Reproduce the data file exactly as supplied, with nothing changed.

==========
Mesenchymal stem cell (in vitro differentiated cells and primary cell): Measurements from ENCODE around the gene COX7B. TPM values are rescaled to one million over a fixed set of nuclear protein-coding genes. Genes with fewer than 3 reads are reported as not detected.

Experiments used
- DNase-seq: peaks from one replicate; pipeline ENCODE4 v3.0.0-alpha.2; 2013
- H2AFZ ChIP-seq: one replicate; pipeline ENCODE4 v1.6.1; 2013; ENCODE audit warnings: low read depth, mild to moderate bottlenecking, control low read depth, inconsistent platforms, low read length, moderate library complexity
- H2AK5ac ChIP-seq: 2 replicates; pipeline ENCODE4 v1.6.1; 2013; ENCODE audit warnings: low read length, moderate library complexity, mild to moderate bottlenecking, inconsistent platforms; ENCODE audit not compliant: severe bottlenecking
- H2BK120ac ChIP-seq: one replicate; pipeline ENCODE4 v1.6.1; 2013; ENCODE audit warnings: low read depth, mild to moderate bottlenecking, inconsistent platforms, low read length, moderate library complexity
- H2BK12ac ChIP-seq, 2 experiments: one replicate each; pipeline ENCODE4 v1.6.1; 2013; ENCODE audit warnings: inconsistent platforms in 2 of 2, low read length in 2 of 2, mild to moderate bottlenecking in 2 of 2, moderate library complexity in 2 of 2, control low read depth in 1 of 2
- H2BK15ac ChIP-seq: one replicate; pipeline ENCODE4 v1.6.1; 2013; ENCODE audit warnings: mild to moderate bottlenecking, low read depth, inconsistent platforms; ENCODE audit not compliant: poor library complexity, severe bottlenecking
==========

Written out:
Mesenchymal stem cell (in vitro differentiated cells and primary cell): Measurements from ENCODE around the gene COX7B. TPM values are rescaled to one million over a fixed set of nuclear protein-coding genes. Genes with fewer than 3 reads are reported as not detected.

Experiments used
- DNase-seq: peaks from one replicate; pipeline ENCODE4 v3.0.0-alpha.2; 2013
- H2AFZ ChIP-seq: one replicate; pipeline ENCODE4 v1.6.1; 2013; ENCODE audit warnings: low read depth, mild to moderate bottlenecking, control low read depth, inconsistent platforms, low read length, moderate library complexity
- H2AK5ac ChIP-seq: 2 replicates; pipeline ENCODE4 v1.6.1; 2013; ENCODE audit warnings: low read length, moderate library complexity, mild to moderate bottlenecking, inconsistent platforms; ENCODE audit not compliant: severe bottlenecking
- H2BK120ac ChIP-seq: one replicate; pipeline ENCODE4 v1.6.1; 2013; ENCODE audit warnings: low read depth, mild to moderate bottlenecking, inconsistent platforms, low read length, moderate library complexity
- H2BK12ac ChIP-seq, 2 experiments: one replicate each; pipeline ENCODE4 v1.6.1; 2013; ENCODE audit warnings: inconsistent platforms in 2 of 2, low read length in 2 of 2, mild to moderate bottlenecking in 2 of 2, moderate library complexity in 2 of 2, control low read depth in 1 of 2
- H2BK15ac ChIP-seq: one replicate; pipeline ENCODE4 v1.6.1; 2013; ENCODE audit warnings: mild to moderate bottlenecking, low read depth, inconsistent platforms; ENCODE audit not compliant: poor library complexity, severe bottlenecking